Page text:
The Effect of Selective Heart Rate Slowing in Heart Failure with Preserved Ejection Fraction
Background—Heart failure with preserved ejection fraction (HFpEF) is associated with significant morbidity and mortality but is currently refractory to therapy. Despite limited evidence, heart rate reduction has been advocated, on the basis of physiological considerations, as a therapeutic strategy in HFpEF. We tested the hypothesis that heart rate reduction improves exercise capacity in HFpEF.
Methods and Results—We conducted a randomised, crossover study comparing selective heart rate reduction with the If blocker, ivabradine at 7.5 mg twice daily, versus placebo for 2 weeks each in 22 symptomatic patients with HFpEF who had objective evidence of exercise limitation (peak oxygen consumption at maximal exercise, VO2 peak, <80% predicted for age and sex). The result was compared to 22 similarly treated matched asymptomatic hypertensive volunteers. The primary end point was the change in VO2 peak. Secondary outcomes included tissue Doppler derived E/e' at echocardiography, plasma BNP and quality of life scores. Ivabradine significantly reduced peak heart rate compared to placebo in the HFpEF (107 vs. 129 bpm, P<0.0001) and Hypertensive (127 vs. 145 bpm, P=0.003) cohorts. Ivabradine, when compared to placebo, significantly worsened the change in VO2 peak in the HFpEF cohort (-2.1 vs 0.9 mL/kg/min, P=0.003) and significantly reduced submaximal exercise capacity, as determined by the oxygen uptake efficiency slope. No significant effects on the secondary endpoints were discernable.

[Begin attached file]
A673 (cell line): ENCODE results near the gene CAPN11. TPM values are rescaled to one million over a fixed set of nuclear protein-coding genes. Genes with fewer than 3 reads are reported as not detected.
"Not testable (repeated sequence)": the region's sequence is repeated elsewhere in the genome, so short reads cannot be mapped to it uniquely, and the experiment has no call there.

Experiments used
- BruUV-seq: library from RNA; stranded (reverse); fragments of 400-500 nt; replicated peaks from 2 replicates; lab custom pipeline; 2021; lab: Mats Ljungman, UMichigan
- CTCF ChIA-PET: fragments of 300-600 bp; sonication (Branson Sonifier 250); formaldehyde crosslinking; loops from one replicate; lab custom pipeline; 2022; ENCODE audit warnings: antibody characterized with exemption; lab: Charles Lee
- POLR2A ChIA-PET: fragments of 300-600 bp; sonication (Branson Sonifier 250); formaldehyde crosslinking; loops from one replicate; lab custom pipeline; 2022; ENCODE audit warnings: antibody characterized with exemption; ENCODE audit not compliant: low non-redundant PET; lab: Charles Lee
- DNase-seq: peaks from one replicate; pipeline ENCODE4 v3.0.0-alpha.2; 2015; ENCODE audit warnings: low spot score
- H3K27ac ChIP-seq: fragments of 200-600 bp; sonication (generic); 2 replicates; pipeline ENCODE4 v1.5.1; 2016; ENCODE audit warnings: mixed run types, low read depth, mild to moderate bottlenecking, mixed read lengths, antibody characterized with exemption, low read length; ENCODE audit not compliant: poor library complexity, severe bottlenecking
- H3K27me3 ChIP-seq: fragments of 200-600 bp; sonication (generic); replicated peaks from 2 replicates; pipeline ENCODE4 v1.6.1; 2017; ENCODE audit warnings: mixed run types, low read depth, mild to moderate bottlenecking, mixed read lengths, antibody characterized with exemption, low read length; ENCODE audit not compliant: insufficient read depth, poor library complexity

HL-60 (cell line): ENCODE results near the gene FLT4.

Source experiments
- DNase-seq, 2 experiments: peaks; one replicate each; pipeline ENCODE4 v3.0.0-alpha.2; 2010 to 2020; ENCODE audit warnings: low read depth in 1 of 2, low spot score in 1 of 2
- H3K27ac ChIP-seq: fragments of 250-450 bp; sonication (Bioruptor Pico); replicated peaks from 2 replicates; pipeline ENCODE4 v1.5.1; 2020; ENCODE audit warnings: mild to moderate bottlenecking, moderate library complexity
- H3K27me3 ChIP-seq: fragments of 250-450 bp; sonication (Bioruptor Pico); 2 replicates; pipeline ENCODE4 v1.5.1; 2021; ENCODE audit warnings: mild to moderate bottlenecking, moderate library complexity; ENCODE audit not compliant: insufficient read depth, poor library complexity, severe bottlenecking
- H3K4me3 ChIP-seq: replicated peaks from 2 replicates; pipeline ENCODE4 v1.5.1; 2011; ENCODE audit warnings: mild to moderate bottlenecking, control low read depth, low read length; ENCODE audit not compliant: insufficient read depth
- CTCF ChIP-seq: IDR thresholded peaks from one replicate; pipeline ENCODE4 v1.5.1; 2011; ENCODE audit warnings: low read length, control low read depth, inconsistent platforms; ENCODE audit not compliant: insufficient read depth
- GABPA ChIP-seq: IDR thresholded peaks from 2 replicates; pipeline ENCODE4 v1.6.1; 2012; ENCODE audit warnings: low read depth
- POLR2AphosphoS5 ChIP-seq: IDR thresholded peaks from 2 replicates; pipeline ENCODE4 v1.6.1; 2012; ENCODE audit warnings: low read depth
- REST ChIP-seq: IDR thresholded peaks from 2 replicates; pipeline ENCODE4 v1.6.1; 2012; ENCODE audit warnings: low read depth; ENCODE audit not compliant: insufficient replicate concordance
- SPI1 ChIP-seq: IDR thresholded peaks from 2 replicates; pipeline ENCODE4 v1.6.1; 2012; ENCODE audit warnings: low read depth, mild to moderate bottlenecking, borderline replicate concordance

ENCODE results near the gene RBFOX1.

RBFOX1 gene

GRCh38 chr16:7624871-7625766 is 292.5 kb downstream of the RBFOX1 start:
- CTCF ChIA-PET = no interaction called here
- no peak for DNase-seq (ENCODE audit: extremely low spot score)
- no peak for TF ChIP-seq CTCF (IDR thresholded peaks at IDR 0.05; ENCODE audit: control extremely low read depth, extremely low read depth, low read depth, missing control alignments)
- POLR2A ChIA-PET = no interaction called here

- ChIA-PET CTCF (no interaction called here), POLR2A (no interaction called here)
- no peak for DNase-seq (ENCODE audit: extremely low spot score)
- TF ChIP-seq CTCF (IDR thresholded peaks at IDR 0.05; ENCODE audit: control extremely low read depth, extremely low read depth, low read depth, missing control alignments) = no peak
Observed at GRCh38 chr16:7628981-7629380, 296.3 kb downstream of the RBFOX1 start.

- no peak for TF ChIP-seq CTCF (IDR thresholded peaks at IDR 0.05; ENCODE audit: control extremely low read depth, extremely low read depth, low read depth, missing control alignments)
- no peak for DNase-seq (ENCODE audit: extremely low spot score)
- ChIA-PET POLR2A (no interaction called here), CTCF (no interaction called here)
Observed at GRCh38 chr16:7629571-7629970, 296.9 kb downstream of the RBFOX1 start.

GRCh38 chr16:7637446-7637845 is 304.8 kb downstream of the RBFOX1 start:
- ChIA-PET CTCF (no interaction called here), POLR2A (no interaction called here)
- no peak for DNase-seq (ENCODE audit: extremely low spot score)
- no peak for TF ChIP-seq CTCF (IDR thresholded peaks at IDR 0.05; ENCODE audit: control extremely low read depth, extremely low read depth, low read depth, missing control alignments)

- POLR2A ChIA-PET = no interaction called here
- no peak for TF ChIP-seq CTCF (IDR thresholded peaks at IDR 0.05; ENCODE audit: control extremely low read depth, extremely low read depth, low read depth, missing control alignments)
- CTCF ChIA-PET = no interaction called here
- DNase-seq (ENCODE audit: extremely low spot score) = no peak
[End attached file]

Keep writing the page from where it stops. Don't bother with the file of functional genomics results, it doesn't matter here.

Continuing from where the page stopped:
Conclusions—Our observations question the value of heart rate reduction, using ivabradine, for improving symptoms in a HFpEF population characterised by exercise limitation.
Clinical Trial Registration Information—www.clinicaltrials.gov. Identifier: NCT02354573.
- Received April 22, 2015.
- Revision received August 4, 2015.
- Accepted August 10, 2015.
Circulation is published on behalf of the American Heart Association, Inc., by Wolters Kluwer. This is an open access article under the terms of the Creative Commons Attribution Non-Commercial-NoDervis License (http://creativecommons.org/licenses/by-nc-nd/3.0/), which permits use, distribution, and reproduction in any medium, provided that the original work is properly cited, the use is noncommercial, and no modifications or adaptations are made.